The Gartner IAM conference was such a whirlwind earlier in December. I was fortunate to attend a number of sessions from Gartner analysts and guest speakers. Let me break down some of the key takeaways that I learned:
1. Combining two authentication factors of the same kind does not increase security.
Are you implementing two-factor (multi-factor) authentication the right way? Authentication factors require a mixture of three main types of authentication: knowledge, possession, and inherence. If we ask someone to authenticate with two knowledge factors, is this really secure? It’s easy to hack two authentication factors if they are available for sale online.
2. Authentication is painful. We must take that pain away from legitimate users.
When we force our employees and customers to authenticate everywhere, and every time they interact with our systems, we inflict unnecessary pain. While an attacker may be using stolen credentials to impersonate us, 9 times out of 10 the authentication attempt is from a legitimate user. So how can we take that pain away? One way is to apply some adaptive techniques to user authentication.
At minimum we can establish trust with legit users based on a few criteria: is the login attempt from within the corporate network? Is the known user logging in from their registered machine?
If we can’t establish a user’s legitimacy, we can require additional authentication via their registered mobile device, or have them respond to an email. If their login attempt is from a network in a different country, or an untrusted WIFI network, we can mitigate risk entirely by blocking their authentication attempt.
(Ant Allan, Gartner: “Stop Counting Authentication Factors, Start Valuing Trust”)
3. We need to extend IAM to contractors, partners, and third parties.
Many high profile data breaches can be traced back to compromised credentials. One such breach affecting a large retailer involved credentials stolen from a third-party vendor. Those credentials were used to authenticate into the retailer’s network, install malware, and exfiltrate 40M credit and debit card numbers. So we must extend identity and access management to business partners, vendors, and customers (external users), not just to our workforce (internal users).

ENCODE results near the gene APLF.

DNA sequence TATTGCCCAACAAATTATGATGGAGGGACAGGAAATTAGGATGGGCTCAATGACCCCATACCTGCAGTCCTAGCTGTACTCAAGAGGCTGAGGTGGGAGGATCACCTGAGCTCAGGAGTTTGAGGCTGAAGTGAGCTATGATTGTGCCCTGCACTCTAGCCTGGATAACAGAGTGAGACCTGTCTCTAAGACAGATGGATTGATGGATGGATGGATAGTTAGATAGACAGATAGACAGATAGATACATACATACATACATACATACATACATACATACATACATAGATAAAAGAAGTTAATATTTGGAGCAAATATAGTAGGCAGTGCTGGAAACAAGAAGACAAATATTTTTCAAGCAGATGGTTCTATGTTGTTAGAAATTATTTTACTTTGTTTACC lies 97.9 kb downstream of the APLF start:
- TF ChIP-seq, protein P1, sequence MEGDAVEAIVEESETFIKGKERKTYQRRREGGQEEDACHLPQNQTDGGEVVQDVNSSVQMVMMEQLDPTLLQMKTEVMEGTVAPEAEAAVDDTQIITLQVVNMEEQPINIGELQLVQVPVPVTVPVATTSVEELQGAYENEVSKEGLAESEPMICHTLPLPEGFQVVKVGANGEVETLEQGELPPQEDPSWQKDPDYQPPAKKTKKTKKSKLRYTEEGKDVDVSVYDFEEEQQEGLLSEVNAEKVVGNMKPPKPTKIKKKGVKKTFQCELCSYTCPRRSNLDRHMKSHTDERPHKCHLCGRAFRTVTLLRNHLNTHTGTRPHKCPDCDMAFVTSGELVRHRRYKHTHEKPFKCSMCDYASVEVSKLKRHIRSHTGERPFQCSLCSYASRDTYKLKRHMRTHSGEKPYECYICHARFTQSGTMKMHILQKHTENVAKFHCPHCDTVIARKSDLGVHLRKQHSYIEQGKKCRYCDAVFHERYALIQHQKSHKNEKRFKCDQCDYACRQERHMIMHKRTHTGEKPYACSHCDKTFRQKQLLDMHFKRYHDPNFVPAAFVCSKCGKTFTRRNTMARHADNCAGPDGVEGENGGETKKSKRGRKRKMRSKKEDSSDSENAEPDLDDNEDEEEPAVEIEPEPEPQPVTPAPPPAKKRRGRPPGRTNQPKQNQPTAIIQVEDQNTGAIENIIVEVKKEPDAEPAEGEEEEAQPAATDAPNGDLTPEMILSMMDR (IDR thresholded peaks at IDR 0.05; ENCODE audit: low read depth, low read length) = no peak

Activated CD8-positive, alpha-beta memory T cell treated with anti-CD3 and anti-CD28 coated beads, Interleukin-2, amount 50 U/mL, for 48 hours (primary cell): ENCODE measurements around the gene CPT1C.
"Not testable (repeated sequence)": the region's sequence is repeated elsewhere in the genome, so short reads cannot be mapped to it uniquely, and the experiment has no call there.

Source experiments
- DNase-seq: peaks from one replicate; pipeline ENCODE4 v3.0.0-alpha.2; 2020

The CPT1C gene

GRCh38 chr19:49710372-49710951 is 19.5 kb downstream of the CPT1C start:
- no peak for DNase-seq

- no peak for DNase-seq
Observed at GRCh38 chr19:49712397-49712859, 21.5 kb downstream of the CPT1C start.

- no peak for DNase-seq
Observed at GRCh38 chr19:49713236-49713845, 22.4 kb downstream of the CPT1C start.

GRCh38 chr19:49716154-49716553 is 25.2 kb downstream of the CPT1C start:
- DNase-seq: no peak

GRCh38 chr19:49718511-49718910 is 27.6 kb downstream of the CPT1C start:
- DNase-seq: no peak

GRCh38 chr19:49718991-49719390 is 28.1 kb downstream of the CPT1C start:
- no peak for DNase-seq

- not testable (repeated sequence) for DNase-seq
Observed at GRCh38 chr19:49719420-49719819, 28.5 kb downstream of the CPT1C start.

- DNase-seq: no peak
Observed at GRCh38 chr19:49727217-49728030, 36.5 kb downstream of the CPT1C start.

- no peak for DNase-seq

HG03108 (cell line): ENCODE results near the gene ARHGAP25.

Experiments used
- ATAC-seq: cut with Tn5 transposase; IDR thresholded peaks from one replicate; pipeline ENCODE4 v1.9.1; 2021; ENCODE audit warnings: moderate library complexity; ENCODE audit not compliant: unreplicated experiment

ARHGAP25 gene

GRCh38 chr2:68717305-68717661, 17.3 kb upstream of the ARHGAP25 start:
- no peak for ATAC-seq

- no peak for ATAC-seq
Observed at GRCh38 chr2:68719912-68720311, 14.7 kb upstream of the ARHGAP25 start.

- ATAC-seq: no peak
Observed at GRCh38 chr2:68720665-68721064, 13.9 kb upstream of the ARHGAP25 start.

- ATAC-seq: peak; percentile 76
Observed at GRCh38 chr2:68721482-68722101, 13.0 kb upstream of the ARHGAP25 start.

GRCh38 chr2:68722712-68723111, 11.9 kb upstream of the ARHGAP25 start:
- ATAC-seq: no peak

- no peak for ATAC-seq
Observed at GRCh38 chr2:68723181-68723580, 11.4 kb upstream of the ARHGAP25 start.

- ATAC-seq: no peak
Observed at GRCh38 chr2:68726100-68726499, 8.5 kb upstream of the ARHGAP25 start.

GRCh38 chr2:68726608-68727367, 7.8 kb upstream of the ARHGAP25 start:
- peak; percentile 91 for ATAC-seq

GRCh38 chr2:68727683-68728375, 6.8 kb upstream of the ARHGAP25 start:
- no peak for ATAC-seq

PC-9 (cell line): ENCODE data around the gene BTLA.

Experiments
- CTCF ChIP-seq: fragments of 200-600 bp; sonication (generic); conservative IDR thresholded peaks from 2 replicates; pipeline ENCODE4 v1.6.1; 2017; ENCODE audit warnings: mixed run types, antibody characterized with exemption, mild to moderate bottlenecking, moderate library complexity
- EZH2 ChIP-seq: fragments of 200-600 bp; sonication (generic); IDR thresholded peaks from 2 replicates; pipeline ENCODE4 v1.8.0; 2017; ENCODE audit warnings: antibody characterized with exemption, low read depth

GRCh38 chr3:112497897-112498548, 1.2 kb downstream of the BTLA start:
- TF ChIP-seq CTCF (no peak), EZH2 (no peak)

Just-in-time partner provisioning uses federation technologies like SAML to authenticate partners into host applications in real-time. It offers more automation than manual account setup, directory synchronization or self-service access requests.
For low-risk transactions, using a third party identity provider like a social network, can be an option for both enterprises, and for customers wishing to register on a site without creating a new username and password.
(Lori Robinson, Gartner: “TechInsights: The Perimeter Has Fallen: Identity and Access Management for Contractors, Partners, and Other Third Parties.”)
4. A very easy way to hack companies is through their customer service.
Here’s a social engineering trick: Call customer service, pretend to be an account holder, and get the password reset. It’s an all too common trick, according to investigative reporter Brian Krebs, who sat down for a “fireside chat” with Gartner VPs, Mark Nicolett and Ray Wagner.
As if to drive his point home, Krebs just wrote that his credentials at a popular payment service were stolen and reset, twice, on Christmas Eve. Somebody called customer service and requested a password reset on Krebs’ account using the last four digits of his social security number and the last four digits of an old credit card.
Customer service organizations need to be more aware of security risks and train their reps on the techniques criminals use to glean confidential information. Organizations themselves need to understand what constitutes better authentication and implement better security measures for high-risk transactions.
Remember the first nugget of wisdom? Knowledge-based information is up for sale on the Internet. So require stronger authentication using different factors. Read more about multi-factor authentication here.
5. We are no better than apes at detecting deception.
Detecting lies doesn’t come naturally for most of us, but there are specific behaviors and patterns we can learn to recognize. Since many cyber attacks come from insiders, spotting deception is a skill we could all use. Here are few things to look for when determining if someone is lying to you:
- Are they front-loading their story with too many words, and providing too much detail?
- Are they using non-contracted denials like “I did not …” ” instead of “didn’t…”?
- Can they tell the same story backwards? If they can’t, it’s probably not true
- Is their smile reflected in their eyes? If not, how sincere is the smile?
- Are they nodding yes while saying no?
(Guest Keynote: Pamela Meyer, Certified Fraud Examiner and Bestselling Author, “Three Patterns of Deception and a Radical Path to the Truth”)
- Mix your authentication types.
- Trust users you know based on context; simplify authentication for low-stakes transactions, and enforce stronger authentication for high-stakes transactions.
- Extend identity and access management to external users.
- Read the Krebs on Security blog!
- Look and listen for common patterns of deception.